Schlumberger Ltd. had its debt rating lowered by S&P Global Inc. as belt-tightening in the U.S. shale patch translates into less drilling and fracking work for the world’s top oilfield services provider.
The rating was cut a notch to A+, the fifth-highest invest grade, from AA-, S&P said on Friday.
Its biggest rival, Halliburton Co., had its outlook revised to negative from stable by the ratings firm. Under pressure from shareholders, exploration and production companies are keeping spending in check, which is reducing demand for oilfield services, S&P said.
“Oilfield services companies will no longer be able to generate the high operating margins they did in 2014,” Carin Dehne-Kiley, an analyst at S&P, wrote Friday in a report to investors.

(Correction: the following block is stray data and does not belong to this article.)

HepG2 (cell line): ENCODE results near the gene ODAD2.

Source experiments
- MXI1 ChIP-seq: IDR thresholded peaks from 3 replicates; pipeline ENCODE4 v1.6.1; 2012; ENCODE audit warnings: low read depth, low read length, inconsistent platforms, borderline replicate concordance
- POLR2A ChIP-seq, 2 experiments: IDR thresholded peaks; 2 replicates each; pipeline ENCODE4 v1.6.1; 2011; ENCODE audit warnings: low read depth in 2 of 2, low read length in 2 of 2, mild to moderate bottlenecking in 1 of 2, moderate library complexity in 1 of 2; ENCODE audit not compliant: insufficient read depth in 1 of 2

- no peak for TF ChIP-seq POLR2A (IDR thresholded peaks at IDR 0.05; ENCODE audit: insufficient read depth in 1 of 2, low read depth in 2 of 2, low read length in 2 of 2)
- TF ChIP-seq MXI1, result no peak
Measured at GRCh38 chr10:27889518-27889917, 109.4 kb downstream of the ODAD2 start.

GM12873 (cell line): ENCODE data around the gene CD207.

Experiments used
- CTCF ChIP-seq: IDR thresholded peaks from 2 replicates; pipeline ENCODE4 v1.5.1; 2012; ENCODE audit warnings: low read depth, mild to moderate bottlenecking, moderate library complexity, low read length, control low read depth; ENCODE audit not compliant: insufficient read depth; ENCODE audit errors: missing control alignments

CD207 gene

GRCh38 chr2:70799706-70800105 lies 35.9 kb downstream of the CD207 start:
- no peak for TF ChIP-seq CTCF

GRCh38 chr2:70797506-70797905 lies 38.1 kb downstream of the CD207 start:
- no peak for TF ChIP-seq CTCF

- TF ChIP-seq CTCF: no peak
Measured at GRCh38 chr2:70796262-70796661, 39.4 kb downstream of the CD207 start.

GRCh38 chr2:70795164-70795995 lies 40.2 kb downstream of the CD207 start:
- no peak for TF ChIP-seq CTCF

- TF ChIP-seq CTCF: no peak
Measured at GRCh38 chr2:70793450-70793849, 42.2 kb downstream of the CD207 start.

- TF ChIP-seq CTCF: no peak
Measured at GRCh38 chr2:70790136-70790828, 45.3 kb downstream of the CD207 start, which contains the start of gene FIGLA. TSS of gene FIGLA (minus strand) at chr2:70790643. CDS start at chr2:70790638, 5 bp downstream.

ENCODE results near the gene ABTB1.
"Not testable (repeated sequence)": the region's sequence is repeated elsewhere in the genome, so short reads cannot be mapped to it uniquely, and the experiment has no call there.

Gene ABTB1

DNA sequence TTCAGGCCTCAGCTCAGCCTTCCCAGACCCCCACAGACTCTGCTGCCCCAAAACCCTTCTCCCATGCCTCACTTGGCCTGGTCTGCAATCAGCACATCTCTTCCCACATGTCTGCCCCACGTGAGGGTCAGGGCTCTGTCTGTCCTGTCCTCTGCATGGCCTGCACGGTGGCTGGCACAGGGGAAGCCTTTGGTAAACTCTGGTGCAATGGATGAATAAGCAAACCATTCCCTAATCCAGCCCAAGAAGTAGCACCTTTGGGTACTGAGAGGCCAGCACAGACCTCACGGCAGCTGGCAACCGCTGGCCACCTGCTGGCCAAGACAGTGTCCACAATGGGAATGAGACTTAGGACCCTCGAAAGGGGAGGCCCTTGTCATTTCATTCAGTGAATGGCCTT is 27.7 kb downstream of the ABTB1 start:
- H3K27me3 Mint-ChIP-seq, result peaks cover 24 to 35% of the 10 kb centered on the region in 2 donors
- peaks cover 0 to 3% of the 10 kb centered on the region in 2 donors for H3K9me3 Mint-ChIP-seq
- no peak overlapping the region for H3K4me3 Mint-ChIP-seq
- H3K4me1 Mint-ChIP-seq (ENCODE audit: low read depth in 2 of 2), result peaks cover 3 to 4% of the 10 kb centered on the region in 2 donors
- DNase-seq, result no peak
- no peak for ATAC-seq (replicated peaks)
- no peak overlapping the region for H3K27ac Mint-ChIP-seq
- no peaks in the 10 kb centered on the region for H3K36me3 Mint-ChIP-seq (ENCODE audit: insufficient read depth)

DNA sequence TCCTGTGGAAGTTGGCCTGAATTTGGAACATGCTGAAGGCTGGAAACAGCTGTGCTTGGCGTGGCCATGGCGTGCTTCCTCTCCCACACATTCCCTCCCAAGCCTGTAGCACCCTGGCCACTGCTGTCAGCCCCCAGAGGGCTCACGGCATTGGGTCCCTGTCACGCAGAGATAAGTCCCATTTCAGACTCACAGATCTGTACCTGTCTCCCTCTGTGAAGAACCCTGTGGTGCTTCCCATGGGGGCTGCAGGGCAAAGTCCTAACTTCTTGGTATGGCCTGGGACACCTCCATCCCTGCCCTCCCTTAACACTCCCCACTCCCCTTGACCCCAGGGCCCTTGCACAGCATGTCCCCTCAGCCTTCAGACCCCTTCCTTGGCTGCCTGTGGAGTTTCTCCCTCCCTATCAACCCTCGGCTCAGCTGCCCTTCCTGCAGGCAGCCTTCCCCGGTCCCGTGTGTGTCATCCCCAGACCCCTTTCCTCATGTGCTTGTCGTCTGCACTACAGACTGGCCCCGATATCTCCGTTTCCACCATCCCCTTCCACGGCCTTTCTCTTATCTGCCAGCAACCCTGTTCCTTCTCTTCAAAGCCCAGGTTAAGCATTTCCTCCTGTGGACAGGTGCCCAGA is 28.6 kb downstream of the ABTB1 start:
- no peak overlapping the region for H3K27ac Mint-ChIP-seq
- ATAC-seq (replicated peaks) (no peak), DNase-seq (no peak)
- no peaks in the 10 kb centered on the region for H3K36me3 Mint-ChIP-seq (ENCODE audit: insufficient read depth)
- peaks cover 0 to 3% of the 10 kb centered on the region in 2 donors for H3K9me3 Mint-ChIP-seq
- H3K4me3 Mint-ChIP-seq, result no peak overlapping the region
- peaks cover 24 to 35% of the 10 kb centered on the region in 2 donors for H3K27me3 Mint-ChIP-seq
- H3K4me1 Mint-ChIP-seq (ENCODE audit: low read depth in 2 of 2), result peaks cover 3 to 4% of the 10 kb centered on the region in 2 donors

“The oilfield services industry has fundamentally changed due to permanent efficiency and productivity gains realized by E&P companies as well as investor sentiment calling for E&P companies to live within cash flow and limit production growth.”
Oil services were hit hard by the steep sell-off in the oil market that started in 2014. North American customers cut back in response and now face an urge to return more cash to investors.
A separate report from oil servicer Baker Hughes on Friday showed the number of rigs drilling for crude in the U.S. fell to the lowest in more than a year.
Representatives for Schlumberger and Halliburton declined to comment.